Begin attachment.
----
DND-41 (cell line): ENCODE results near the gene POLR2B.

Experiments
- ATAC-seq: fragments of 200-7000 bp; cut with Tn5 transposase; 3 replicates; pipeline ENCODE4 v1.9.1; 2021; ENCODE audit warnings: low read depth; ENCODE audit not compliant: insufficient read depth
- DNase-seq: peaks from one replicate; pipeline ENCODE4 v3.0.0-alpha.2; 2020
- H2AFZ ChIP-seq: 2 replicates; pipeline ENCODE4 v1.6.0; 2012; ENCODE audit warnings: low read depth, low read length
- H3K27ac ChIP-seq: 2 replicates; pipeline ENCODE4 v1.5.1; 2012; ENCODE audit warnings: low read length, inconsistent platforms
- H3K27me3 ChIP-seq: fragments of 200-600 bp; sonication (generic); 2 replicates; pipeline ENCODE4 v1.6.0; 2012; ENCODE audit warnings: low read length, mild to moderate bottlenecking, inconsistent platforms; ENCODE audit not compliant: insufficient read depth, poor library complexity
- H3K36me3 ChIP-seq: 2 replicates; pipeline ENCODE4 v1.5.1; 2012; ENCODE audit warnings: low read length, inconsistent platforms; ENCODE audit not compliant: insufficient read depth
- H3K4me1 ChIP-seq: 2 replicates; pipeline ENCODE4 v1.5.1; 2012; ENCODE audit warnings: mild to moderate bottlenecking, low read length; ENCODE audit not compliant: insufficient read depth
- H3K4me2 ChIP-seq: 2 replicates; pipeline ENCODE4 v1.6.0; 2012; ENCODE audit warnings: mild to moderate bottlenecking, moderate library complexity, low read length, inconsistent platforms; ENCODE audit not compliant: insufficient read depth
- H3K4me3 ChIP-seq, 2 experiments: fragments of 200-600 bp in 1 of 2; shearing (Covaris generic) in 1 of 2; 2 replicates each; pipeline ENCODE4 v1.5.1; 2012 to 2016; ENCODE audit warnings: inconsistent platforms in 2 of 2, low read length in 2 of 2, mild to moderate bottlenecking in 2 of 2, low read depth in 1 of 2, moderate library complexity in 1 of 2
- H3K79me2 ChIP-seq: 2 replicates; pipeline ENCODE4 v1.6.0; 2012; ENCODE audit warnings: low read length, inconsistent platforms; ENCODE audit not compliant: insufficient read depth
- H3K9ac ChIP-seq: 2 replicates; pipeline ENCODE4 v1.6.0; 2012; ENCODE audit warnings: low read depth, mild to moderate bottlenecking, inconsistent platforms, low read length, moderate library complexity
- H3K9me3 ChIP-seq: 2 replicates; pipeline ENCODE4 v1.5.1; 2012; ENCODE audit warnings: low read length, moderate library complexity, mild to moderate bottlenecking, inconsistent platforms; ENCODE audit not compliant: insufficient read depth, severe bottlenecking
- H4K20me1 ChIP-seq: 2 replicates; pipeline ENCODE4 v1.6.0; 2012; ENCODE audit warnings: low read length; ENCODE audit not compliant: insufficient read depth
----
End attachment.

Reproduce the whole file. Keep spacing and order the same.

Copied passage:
DND-41 (cell line): ENCODE results near the gene POLR2B.

Experiments
- ATAC-seq: fragments of 200-7000 bp; cut with Tn5 transposase; 3 replicates; pipeline ENCODE4 v1.9.1; 2021; ENCODE audit warnings: low read depth; ENCODE audit not compliant: insufficient read depth
- DNase-seq: peaks from one replicate; pipeline ENCODE4 v3.0.0-alpha.2; 2020
- H2AFZ ChIP-seq: 2 replicates; pipeline ENCODE4 v1.6.0; 2012; ENCODE audit warnings: low read depth, low read length
- H3K27ac ChIP-seq: 2 replicates; pipeline ENCODE4 v1.5.1; 2012; ENCODE audit warnings: low read length, inconsistent platforms
- H3K27me3 ChIP-seq: fragments of 200-600 bp; sonication (generic); 2 replicates; pipeline ENCODE4 v1.6.0; 2012; ENCODE audit warnings: low read length, mild to moderate bottlenecking, inconsistent platforms; ENCODE audit not compliant: insufficient read depth, poor library complexity
- H3K36me3 ChIP-seq: 2 replicates; pipeline ENCODE4 v1.5.1; 2012; ENCODE audit warnings: low read length, inconsistent platforms; ENCODE audit not compliant: insufficient read depth
- H3K4me1 ChIP-seq: 2 replicates; pipeline ENCODE4 v1.5.1; 2012; ENCODE audit warnings: mild to moderate bottlenecking, low read length; ENCODE audit not compliant: insufficient read depth
- H3K4me2 ChIP-seq: 2 replicates; pipeline ENCODE4 v1.6.0; 2012; ENCODE audit warnings: mild to moderate bottlenecking, moderate library complexity, low read length, inconsistent platforms; ENCODE audit not compliant: insufficient read depth
- H3K4me3 ChIP-seq, 2 experiments: fragments of 200-600 bp in 1 of 2; shearing (Covaris generic) in 1 of 2; 2 replicates each; pipeline ENCODE4 v1.5.1; 2012 to 2016; ENCODE audit warnings: inconsistent platforms in 2 of 2, low read length in 2 of 2, mild to moderate bottlenecking in 2 of 2, low read depth in 1 of 2, moderate library complexity in 1 of 2
- H3K79me2 ChIP-seq: 2 replicates; pipeline ENCODE4 v1.6.0; 2012; ENCODE audit warnings: low read length, inconsistent platforms; ENCODE audit not compliant: insufficient read depth
- H3K9ac ChIP-seq: 2 replicates; pipeline ENCODE4 v1.6.0; 2012; ENCODE audit warnings: low read depth, mild to moderate bottlenecking, inconsistent platforms, low read length, moderate library complexity
- H3K9me3 ChIP-seq: 2 replicates; pipeline ENCODE4 v1.5.1; 2012; ENCODE audit warnings: low read length, moderate library complexity, mild to moderate bottlenecking, inconsistent platforms; ENCODE audit not compliant: insufficient read depth, severe bottlenecking
- H4K20me1 ChIP-seq: 2 replicates; pipeline ENCODE4 v1.6.0; 2012; ENCODE audit warnings: low read length; ENCODE audit not compliant: insufficient read depth